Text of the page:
Notes on the text
(by David Page)
‘Honest Bombay Jack’ who supplies nothing but Burma Cheroots and whisky in liqueur-glasses, but in Lal Bazar, not far from ‘The Sailors’ Coffee-rooms’ a board gives bold advertisement that ‘officers and seamen can find good quarters.’The latter is a boarding-house, not always as respectable as it describes itself, but necessary for those seamen who have discharged or deserted from an incoming ship and are awaiting employment on another vessel. Fisher need not have been a 'crimp', but probably was – likewise ‘Honest Jack’. A 'crimp' is defined by The Oxford Companion to Ships and the Sea as:
One who makes it his business to persuade seamen to desert from a ship that has just completed a voyage, usually by the offer of free liquor, in order to sell them as a ready-made crew to an outward-bound vessel. Most of the crimps operated as keepers of seamen's lodging or taverns in the ports around the world, and kept their victims drunk and incapable until they were shipped out again about an hour before sailing.The Epigraph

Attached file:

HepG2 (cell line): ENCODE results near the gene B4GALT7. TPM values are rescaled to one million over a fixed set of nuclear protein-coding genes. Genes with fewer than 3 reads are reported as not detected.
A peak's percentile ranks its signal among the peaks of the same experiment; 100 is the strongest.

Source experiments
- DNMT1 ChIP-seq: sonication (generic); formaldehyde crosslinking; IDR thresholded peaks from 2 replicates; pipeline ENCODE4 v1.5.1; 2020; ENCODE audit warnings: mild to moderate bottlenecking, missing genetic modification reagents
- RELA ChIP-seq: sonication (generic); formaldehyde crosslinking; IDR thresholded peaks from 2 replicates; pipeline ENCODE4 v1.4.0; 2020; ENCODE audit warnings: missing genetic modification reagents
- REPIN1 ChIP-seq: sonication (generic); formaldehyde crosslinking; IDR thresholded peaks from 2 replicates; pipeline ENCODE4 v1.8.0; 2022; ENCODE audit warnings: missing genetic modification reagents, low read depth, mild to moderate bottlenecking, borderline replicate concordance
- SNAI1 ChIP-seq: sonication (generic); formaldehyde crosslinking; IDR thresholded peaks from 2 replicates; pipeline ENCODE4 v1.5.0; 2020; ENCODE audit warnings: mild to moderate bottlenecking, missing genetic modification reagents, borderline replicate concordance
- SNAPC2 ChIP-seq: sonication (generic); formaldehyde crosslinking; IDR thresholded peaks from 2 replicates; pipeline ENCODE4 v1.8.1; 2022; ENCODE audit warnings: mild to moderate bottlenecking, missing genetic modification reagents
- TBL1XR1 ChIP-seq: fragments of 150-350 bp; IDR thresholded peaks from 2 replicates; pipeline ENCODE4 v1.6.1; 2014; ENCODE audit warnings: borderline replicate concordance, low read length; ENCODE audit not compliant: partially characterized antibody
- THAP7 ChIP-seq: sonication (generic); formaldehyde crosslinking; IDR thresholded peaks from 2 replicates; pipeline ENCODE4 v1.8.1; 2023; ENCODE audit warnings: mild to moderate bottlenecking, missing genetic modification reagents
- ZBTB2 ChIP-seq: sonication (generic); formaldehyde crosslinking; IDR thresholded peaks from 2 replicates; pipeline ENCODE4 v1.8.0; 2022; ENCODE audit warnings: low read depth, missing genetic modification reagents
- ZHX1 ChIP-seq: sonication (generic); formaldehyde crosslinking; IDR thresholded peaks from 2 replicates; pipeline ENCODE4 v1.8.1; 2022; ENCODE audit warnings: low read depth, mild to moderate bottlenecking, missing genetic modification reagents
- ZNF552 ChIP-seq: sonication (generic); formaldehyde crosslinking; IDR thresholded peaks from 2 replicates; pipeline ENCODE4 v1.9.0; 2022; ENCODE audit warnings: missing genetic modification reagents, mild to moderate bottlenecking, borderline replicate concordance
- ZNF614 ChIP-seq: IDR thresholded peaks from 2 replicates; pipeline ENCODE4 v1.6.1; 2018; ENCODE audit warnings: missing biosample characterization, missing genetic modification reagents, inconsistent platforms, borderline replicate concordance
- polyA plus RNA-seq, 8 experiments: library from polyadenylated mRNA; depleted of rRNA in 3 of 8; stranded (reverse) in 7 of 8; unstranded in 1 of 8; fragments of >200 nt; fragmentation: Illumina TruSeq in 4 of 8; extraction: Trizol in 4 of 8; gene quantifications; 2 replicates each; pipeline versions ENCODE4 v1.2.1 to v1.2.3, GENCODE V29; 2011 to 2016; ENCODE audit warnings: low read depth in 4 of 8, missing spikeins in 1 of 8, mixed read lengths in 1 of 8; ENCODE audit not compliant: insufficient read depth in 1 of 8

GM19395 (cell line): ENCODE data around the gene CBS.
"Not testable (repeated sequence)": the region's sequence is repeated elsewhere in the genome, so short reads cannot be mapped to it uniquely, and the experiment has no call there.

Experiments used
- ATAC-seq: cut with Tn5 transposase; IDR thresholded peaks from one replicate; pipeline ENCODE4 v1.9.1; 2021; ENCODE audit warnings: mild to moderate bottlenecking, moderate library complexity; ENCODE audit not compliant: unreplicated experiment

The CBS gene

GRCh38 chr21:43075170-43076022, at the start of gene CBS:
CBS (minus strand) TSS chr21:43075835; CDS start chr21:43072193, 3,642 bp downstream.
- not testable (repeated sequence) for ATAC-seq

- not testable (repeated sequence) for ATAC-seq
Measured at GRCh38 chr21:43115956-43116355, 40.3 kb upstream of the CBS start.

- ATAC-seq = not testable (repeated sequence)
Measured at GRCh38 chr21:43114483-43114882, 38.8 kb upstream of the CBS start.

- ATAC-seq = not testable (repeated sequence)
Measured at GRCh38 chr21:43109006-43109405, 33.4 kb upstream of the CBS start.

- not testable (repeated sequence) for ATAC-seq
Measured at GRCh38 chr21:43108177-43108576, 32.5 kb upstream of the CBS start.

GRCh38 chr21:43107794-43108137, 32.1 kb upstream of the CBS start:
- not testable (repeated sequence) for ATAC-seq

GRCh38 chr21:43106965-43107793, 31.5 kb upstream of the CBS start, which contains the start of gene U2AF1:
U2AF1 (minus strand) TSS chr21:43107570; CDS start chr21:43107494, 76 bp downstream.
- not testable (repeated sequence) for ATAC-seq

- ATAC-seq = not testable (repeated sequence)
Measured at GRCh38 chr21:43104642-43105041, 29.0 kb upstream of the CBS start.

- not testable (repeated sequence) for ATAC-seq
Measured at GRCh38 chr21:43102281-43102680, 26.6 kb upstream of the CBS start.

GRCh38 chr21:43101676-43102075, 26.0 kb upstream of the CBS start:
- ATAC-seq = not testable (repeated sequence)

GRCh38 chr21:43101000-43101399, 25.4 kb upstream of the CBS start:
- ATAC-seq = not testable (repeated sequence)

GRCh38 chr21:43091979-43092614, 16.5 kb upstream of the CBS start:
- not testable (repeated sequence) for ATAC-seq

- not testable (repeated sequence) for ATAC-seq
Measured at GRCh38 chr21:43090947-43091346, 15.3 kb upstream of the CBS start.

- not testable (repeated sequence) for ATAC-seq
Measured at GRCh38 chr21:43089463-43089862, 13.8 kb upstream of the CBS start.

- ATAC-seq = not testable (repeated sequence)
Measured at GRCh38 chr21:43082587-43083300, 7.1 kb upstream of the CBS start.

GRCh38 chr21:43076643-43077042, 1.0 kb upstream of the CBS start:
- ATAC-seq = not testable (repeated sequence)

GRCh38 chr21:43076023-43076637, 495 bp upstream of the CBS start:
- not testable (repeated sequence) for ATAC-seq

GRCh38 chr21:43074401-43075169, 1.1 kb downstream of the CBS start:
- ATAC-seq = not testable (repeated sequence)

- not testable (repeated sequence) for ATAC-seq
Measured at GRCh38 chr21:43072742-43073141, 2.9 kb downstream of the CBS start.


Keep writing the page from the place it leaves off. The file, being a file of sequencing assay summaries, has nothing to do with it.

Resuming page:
Formerly known as Jaun Bazaar Street, a place of ill repute and the resort of some of the worst characters and budmashes in Calcutta. It was a dirty, filthy, narrow sort of lane having no side-paths and the houses being built most irregularly and without any attempt at symmetry or alignment. In fact it had altogether a most disreputable and evil appearance. The street as all can see has undergone quite a transformation, more particularly in that section near the Chowringhee end, and has now become an ornament and acquisition to the city.[Verse 7, line 6] wage of shame not to put too fine a point on it, she was a 'lady of very easy virtue'.
[Recollections of Calcutta for over half a century by Montague Massey, 1918].